Hut's Place
 Weekly Words about New Books in
Independent Bookstores

May 31, 2020

A Woman's Life in Politics, Both Real and Imagined
This Is What America Looks Like: My Journey from Refugee to  Congresswoman by Ilhan Omar. This forthright memoir by the first African refugee, the first Somali-American, and one of the first two Muslim women (with Michigan's Rashida Tlaib in 2018) elected to Congress offers a fascinating true-life refugee/immigrant story. Omar was only eight years old when war broke out in Somalia. She was youngest of seven children, and her mother had died while Ilhan was still a little girl. Omar was being raised by her father and grandfather when armed gunmen attacked their compound and the family decided to flee Mogadishu. They ended up in a refugee camp in Kenya, then four years later, after a painstaking vetting process, her family achieved refugee status and arrived in Arlington,
within two decades Omar became a grassroots organizer, graduated from college, and was elected to be U.S. Representative for Minnesota's 5th congressional district, thanks to a record-breaking turnout in 2018.
It's no secret that Omar's ethnicity and progressive views have made her a target of the current president, and she does address Trump and Washington politics, but this memoir is not meant to be a political polemic. The bulk of her book deals with her life as a refugee and immigrant facing and overcoming myriad challenges and obstacles. With the help of author Rebecca Paley, Omar shares stories that make clear how her fierce fighting spirit was born and honed. It's an honest, often inspiring narration that sheds light on a new breed of leadership coming to the fore in this country.    
Rodham by Curtis Sittenfeld. The #1 bestselling novel in independent bookstores right now is a re-imagining of the life of Hillary Clinton - if she hadn't married Bill Clinton. This is not totally new territory for Sittenfeld; in American Wife told the story of a fict ional First Lady who bore more than passing resemblance to Laura Bush. But with Rodham, she is writing about a real person whose history is well known to most. And, in this version, Hillary does not become the First Lady. Instead, after a courtship with charismatic fellow Yale Law School student Bill Clinton that eventually leads them to Arkansas, her doubts about prospective marriage lead to a devastating breakup. Over the next four decades, Rodham blazes her own trail - one that unfolds in public as well as in private, that involves crossing paths again (and again) with Bill Clinton, and that raises questions about the trade-offs all of us must make in building a life.  
Part of the enjoyment of Rodham lies with Sittenfeld's deft weaving of fiction in with actual historical events. In that vein, Kirkus Reviews wrote: ""It's enjoyable to hear [this Hillary] think about her own desires, her strengths and weaknesses, her vulnerabilities and self-justifications; it's also fun to see how familiar events would still occur under different circumstances."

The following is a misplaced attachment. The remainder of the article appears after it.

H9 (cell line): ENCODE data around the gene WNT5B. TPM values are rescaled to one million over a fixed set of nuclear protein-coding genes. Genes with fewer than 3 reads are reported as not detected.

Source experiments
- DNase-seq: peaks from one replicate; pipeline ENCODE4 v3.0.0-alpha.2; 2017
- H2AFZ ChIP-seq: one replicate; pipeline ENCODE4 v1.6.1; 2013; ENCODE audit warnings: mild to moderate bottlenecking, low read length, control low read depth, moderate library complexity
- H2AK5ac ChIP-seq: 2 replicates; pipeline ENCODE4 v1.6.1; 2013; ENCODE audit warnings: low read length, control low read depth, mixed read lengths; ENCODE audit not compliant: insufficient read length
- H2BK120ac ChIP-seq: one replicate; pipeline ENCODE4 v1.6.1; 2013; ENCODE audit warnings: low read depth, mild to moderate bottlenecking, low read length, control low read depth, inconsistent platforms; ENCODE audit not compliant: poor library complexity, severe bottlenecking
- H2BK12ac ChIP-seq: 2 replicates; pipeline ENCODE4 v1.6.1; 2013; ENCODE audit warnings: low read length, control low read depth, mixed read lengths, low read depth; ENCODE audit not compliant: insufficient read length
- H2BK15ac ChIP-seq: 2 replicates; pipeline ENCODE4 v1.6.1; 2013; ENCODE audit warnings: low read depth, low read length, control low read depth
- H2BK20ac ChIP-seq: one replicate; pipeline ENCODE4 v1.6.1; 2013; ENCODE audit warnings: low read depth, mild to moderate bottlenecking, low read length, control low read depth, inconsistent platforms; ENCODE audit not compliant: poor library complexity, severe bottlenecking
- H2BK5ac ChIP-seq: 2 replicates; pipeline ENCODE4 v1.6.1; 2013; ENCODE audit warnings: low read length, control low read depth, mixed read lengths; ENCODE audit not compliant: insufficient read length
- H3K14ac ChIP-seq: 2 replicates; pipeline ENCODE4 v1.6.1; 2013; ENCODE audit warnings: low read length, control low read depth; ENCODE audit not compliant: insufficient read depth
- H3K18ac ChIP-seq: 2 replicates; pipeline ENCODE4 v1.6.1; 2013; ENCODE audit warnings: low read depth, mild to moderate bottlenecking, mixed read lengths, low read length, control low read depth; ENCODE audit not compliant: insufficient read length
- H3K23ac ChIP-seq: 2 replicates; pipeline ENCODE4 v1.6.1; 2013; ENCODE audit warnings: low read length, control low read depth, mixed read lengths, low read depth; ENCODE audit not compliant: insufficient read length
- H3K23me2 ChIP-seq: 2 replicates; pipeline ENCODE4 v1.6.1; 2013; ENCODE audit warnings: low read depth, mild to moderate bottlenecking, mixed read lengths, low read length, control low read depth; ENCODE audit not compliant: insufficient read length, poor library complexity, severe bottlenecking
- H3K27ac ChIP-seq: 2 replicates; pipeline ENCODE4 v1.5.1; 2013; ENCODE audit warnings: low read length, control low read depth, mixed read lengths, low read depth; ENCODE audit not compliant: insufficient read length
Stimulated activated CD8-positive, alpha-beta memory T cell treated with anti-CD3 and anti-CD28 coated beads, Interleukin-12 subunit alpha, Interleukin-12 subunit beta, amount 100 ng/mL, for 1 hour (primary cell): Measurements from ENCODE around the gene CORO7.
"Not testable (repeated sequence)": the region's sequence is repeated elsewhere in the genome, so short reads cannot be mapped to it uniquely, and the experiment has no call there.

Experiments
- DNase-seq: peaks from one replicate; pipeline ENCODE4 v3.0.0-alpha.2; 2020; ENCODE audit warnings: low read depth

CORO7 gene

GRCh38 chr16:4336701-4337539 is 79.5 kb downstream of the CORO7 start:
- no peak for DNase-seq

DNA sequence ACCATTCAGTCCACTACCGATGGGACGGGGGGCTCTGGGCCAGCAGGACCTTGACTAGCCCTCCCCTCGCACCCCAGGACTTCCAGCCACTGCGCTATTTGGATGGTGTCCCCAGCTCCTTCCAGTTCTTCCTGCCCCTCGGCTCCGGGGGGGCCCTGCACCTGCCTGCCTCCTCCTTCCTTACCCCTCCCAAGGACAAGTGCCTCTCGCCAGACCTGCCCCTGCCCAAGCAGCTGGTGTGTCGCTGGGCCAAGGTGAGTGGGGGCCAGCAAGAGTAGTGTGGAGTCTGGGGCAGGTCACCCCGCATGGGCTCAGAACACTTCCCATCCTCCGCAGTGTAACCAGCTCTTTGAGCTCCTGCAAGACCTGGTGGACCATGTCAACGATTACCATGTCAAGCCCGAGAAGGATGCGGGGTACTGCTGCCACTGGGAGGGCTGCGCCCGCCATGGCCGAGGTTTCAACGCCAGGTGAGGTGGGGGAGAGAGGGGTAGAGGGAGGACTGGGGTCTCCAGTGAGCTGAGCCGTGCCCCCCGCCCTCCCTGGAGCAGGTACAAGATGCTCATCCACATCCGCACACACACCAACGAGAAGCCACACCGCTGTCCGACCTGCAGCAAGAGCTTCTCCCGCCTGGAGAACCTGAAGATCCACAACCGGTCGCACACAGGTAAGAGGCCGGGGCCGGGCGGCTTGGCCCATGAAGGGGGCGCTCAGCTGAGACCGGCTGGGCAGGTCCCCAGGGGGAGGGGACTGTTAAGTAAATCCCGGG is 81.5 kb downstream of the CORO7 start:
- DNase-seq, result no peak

Award-winning Debut Courtroom Drama   Back in Stock  
Miracle Creek by Angie Kim. At this year's Edgar Awards (virtual) ceremony on April 30, this literary courtroom thriller about a mother accused of murdering her eight-year-old autistic son was the winner in the Best First Novel category. I didn't write about it at the time because awards often cause existing copies of the book to sell out - no point in getting you all excited about a good read that you can't actually get your hands on. But Miracle Creek is back in stock and in paperback, so now is good time to bring it to readers' attention.  
Here's the basic premise: In a small Virginia town, a group of people know each other because they're part of a special treatment center, a hyperbaric chamber that may cure a range of conditions from infertility to autism. But then the chamber explodes, two people die, and it's clear the explosion wasn't an accident. A showdown unfolds as the story moves across characters who all may be keeping secrets, hiding betrayals. Was it the careless mother of a patient? Was it the owners, hoping to cash in on a big insurance payment and send their daughter to college? Could it have been a protester, trying to prove the treatment isn't safe?  
In its review, Publishers Weekly said, "A stand-out, twisty debut . . . Kim, a former lawyer, clearly knows her stuff . . . a masterfully plotted novel about the joys and pains of motherhood, the trick mirror nature of truth, and the unforgiving nature of justice."

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Hi, I'm Hut Landon, and I work as a bookseller in an independent bookstore in BerkeIey, California.

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